The Pilgrim Star: Episode 1 – Chapter 3
TATTERED CLOTH rippled across the surface of the water, slow cross currents twisting it to sink and rise and descend again. Lee-Nin held Sao-Tauna above the thigh-high river, letting the folds of her dress billow out behind her, hoping the fabric would help dampen the sound of their passing through the gently flowing water.
She walked as quickly as possible, reaching her feet out cautiously with each step to avoid rocks and other obstacles along the river bottom. To her great relief, the slender forest tributary meandered between the trees in sharp and unpredictable turns, making it harder for her pursuers to see her when they inevitably followed her trail to the water’s edge. She wanted to put as much distance between where she entered the river and her exit as possible. As she pushed through the bone-chilling waters, she considered her options.
She had not always been good at seeing possibilities and quickly planning how to utilize circumstances to her advantage, but she had honed those skills through repeated use since reaching adulthood. After a certain age, she had found that she could always think her way out of a problematic situation, often while events arose around her. She would do the same with this series of particular predicaments. She would reason out a path to safety for herself and Sao-Tauna. And, if necessary, for the girl alone.
Coming around a curve in the river, she saw what she needed. The riverbank had so far been either too steep or too rocky to leave the water safely. Climbing the pitched earth of the angled river’s edge required grasping branches that would no doubt break and announce her passage to her pursuers. Likewise, stepping from the water to the bare stone would leave behind a puddle clearly visible even in the dim light of the cloudy night. A moss-covered outcropping of rock, like the one she steered toward, would sop up the water as she departed the river and conceal her new direction of flight.
She sat Sao-Tauna on the moss coating the flat boulder along the riverside and hauled herself out of the water. She took Sao-Tauna’s hand and guided the girl into the dense trees of the forest. She walked several paces before pausing to wring the water from her dress. It took precious moments they needed for fleeing, but it lightened her load considerably and made movement between the forest vegetation easier. She wished she had time to take off her boots and empty the water slogging in them, but she could easily live with this discomfort — she had, after all, lived for more than a week with the pinch of footwear fashioned more for palace halls than open ground.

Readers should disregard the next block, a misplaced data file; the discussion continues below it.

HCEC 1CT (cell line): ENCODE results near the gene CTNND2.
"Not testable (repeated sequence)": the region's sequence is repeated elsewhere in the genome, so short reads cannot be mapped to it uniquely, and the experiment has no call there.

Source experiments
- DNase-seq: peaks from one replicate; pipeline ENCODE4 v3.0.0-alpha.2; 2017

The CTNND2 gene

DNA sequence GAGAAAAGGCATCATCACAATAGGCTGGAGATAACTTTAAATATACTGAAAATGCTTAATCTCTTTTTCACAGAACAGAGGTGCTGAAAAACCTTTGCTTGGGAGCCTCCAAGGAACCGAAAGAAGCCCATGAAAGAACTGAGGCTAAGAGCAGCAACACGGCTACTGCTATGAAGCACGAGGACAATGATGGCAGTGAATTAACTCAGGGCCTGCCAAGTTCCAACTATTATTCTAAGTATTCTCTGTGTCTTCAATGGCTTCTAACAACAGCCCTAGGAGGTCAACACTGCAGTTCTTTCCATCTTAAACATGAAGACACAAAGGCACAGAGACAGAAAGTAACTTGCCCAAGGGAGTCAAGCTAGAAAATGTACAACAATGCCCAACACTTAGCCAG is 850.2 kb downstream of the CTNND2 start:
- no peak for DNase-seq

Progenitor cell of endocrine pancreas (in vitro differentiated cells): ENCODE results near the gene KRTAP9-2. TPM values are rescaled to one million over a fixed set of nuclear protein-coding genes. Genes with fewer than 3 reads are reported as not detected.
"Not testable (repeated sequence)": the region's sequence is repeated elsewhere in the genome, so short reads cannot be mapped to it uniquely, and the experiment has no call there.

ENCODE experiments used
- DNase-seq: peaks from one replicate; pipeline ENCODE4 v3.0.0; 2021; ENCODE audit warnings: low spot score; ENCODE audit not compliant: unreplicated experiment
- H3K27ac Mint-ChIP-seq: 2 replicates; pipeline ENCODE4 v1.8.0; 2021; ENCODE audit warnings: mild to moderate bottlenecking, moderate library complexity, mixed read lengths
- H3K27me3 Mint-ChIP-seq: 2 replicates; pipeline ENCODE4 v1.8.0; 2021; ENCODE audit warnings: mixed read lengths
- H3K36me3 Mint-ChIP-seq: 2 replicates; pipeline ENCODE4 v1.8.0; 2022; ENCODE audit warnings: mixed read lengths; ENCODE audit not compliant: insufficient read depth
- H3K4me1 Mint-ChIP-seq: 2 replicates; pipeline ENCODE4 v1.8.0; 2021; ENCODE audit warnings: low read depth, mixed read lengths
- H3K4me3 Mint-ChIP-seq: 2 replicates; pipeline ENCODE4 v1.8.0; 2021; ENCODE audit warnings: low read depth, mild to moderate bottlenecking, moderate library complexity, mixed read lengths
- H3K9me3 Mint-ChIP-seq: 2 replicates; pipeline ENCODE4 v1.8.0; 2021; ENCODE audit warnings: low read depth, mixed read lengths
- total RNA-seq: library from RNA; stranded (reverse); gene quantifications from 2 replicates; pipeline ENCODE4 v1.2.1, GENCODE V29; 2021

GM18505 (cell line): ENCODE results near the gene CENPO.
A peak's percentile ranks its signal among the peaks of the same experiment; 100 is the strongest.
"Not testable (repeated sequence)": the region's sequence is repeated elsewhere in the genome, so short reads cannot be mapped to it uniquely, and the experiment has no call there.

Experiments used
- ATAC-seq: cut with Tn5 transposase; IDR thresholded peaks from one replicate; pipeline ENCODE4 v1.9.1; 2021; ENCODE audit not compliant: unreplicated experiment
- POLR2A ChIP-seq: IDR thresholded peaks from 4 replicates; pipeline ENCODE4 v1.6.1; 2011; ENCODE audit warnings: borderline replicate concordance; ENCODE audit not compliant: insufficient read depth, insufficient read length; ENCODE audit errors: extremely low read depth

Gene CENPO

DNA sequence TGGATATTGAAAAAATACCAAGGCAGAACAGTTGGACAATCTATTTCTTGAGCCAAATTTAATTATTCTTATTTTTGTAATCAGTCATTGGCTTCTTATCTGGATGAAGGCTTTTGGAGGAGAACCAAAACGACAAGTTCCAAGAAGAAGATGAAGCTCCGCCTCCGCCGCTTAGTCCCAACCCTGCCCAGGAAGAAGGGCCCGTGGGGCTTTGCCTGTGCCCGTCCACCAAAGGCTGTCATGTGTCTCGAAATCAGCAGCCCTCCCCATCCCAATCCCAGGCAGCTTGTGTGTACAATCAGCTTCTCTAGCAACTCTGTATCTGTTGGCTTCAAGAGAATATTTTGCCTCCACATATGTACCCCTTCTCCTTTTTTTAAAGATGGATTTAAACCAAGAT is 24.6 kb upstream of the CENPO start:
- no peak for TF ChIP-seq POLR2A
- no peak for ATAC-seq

She hefted Sao-Tauna back into her arms and began walking as silently as possible through the maze of trees, trying to use the edge of her vision to better navigate in the inky darkness beneath the canopy of leaves. She hoped the gloom slowed down the wardens even as she prayed that the river proved a lasting distraction to their tracking hounds.
“The river bought us some time.” She did not try to deceive herself that she spoke to comfort Sao-Tauna. She knew she needed the words even more than the girl. “With luck, we might lose them tonight.” She considered the likelihood of this possibility and the number of times she had entertained it over the course of the past week. “At least for a day or so.”
She could not keep running, or if she were to continue running, she needed to run faster. She might lose the wardens for a few hours, or a day, but they always returned to her trail. She needed to think further ahead to get farther afield. Maybe she could double back to the river and follow it in hopes of finding a boat or a raft, something that could carry her faster than her feet might allow. A wagon maybe. She might hitch a ride with a farmer or a merchant and try to outpace her pursuers. She had a pretty smile and felt convinced she could charm her way into a wagon ride to the nearest village or town, but to gain more distance, she would need to hire transport, and for that, she needed currency.
Having left the palace in haste, she had barely escaped with the dress around her waist and the coins in her hidden pocket. Fortunately, she had planned ahead enough to have a hidden pocket with gold coins, wrapped in cloth to silence their presence. Unfortunately, the coins had never been intended to provide more than a day or two of emergency currency, enough to allow her to make her way to a more significant stash of reserves. Her escape from the palace with Sao-Tauna had necessitated a different path of departure than her contingencies had allowed for. While she had foreseen the possibility of fleeing the palace, she had never envisioned doing so with someone else in tow, particularly not a small girl whose life had been forfeit for unknown reasons.